Evangelism and attentiveness…

Posted by on May 13, 2016 in Blog | 3 comments

On the weekend I led a seminar on evangelism for the good folk at Kingsway Methodist Church. It has been a little while since I have led a seminar on this topic, and I decided to think through some issues in a slightly different way. After reflecting on the importance of pre evangelism, and the many obstacles that prevent people from making a meaningful response to Jesus, I asked those present to think of 5 people they knew who haven’t yet said ‘yes’ to Jesus, and to write their names down. I thought this was important, as it is so easy to lapse into theories that have little resemblance to the lived reality of peoples lives. These five names were to be the touchstone against which they were to think about questions asked and to evaluate claims made.

I then asked them to discuss why, in their opinion, the people on their list are currently saying ‘no’ to Jesus, and to try and figure out what it would take to change their ‘no’ to a ‘yes’. It led to some fascinating discussion. For some the issues are intellectual. For a larger number, they are personal, the result of a bad experience of either life or of church or of both. For others it is simply ignorance – their knowledge of Jesus too slight for them to make a response. For yet others, life is so comfortable at present that deeper questions about the meaning and purpose of life are unlikely to be asked with any seriousness. Several seem to be enamoured by the Western gods of money, sex and power, and the thought of having their attitudes to any of them challenged has blocked any serious spiritual quest. And yet more answers were given. If you wrote down the names of 5 people you know who are saying ‘no’ to Jesus, what would their reasons be? It’s worth keeping them in mind…

We then spent some time reflecting on 1 Cor 1:23 where Paul speaks of the Cross of Jesus as a stumbling block for Jews and Greeks coming to faith, and explored the idea that the only real reason people should say ‘no’ to Jesus is because they have considered the Cross, and rejected its message. Any other reason is secondary – and we should work really hard to remove things which are unnecessary stumbling blocks which prevent people from coming to faith.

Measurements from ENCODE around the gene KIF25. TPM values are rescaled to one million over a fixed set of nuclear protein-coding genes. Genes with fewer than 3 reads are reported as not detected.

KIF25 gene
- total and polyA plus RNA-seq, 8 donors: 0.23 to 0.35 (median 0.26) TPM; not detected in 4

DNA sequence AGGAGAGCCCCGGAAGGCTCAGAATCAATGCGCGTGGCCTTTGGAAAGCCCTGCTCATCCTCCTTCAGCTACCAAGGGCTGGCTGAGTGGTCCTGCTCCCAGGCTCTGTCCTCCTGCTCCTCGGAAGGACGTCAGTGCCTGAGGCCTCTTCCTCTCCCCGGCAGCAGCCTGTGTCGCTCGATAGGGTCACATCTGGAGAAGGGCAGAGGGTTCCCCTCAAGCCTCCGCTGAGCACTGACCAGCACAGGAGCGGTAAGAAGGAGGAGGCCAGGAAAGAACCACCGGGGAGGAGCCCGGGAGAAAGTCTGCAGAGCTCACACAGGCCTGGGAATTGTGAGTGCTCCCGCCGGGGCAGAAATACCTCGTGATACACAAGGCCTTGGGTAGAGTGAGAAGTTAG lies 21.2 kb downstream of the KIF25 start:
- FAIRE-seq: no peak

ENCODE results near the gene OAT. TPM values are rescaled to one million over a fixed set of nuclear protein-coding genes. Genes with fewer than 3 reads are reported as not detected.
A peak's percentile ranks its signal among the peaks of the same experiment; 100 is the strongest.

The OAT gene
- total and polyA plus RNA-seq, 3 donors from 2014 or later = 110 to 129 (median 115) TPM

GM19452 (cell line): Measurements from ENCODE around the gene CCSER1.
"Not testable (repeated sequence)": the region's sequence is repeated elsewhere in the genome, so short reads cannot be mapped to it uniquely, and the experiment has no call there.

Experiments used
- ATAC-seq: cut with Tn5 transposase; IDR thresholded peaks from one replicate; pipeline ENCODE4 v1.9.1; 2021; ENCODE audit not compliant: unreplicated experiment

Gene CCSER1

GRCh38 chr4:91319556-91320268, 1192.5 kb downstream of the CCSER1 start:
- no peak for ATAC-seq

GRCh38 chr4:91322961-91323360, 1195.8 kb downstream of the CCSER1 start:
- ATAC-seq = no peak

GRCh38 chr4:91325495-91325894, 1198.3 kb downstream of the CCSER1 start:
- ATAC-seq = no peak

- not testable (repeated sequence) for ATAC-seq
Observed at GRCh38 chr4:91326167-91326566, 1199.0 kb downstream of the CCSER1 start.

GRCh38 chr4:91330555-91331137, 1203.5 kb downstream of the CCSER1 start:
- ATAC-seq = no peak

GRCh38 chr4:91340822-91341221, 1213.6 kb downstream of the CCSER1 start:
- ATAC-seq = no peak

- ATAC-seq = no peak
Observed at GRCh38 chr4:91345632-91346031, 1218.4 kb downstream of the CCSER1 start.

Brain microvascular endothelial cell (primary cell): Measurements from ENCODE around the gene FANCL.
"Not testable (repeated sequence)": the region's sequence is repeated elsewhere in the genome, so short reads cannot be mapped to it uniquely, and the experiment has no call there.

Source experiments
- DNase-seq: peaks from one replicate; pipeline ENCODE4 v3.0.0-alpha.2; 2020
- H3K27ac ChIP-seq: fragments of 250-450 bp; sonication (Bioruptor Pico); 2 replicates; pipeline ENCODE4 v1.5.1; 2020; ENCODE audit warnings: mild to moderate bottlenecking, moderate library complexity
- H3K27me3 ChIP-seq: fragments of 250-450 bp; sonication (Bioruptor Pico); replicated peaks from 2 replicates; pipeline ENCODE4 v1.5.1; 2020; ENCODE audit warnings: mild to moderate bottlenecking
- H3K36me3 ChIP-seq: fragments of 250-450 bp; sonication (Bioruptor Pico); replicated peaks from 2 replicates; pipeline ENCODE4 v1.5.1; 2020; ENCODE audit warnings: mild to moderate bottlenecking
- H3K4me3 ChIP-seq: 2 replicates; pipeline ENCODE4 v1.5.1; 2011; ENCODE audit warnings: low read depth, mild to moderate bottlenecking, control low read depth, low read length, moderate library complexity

We then explored the essence of the Christian message – working through some of the concepts from my book The Big Picture (and the folk at Kingsway are indeed good, for they purchased every copy of the book I had on me!).

Up until this point the seminar was running along a fairly traditional line. Sound, conventional, solid stuff. Then we came to what for me was the heart of the morning. An exploration of the link between evangelism and attentiveness. In broad outline the idea had been introduced by a chapel guest speaker (thanks Mark Holt) at Vose Seminary earlier in the week. He had commented that we tend to think that evangelism is about proclamation, and suggested that we would be better served (and more effective) if we thought of it as an act of attentiveness… Attentiveness to God, attentiveness to what is going on in the other person, attentiveness to what God seems to be doing in the other person, attentiveness to the Spirit’s prompting in our interaction with the other.

Pondering these insights, I devised a 7 step exercise in attentiveness, and we spent the closing time in the seminar experiencing them. Here they are:

  1. Be still. Take time to become quiet enough to listen for God’s voice.
  2. Ask, ‘who is God putting on my heart who does not yet know Jesus?’
  3. Pay attention to what you think God is saying about this person.
  4. Pay attention to what you think is going on inside of this person.
  5. Pay attention to what you think God wants to do in this person (remember, it is what God wants to do… not what your agenda for this person might be).
  6. Pay attention to any role that God may want you to play in this.
  7. Pray that God will help you to fulfil your role…

I joined the participants in this, and was challenged by what came to me. A clear voice about one person who I am now thinking about and praying about in a new way… and waiting expectantly for the doors that God will open.

I found it rather liberating. Rather than feeling mildly guilty for not rushing around trying to tell all and sundry about Jesus, trying to become more aware of the work that God is already doing seems to me to be a far better and more fruitful route to travel. For God is always at work, and is constantly inviting us to join in that work. But we need ears to hear and eyes to see… we need to become attentive to the work God is already doing.

What about you? Is evangelism in your too hard basket – or is it a fresh challenge to you and I to be more attentive to God, and more attentive to one another…

Nice chatting…


  1. Now that you mention it, I can’t think of an instance where I’ve played a role in someone’s journey toward faith without this sort of attentiveness being part of the picture. Sometimes it’s just as eye-opening to put words to what you already knew as it is to encounter some completely new idea.

  2. Thank you for this, Brian. With your permission I’ll share your 7-step exercise with my church

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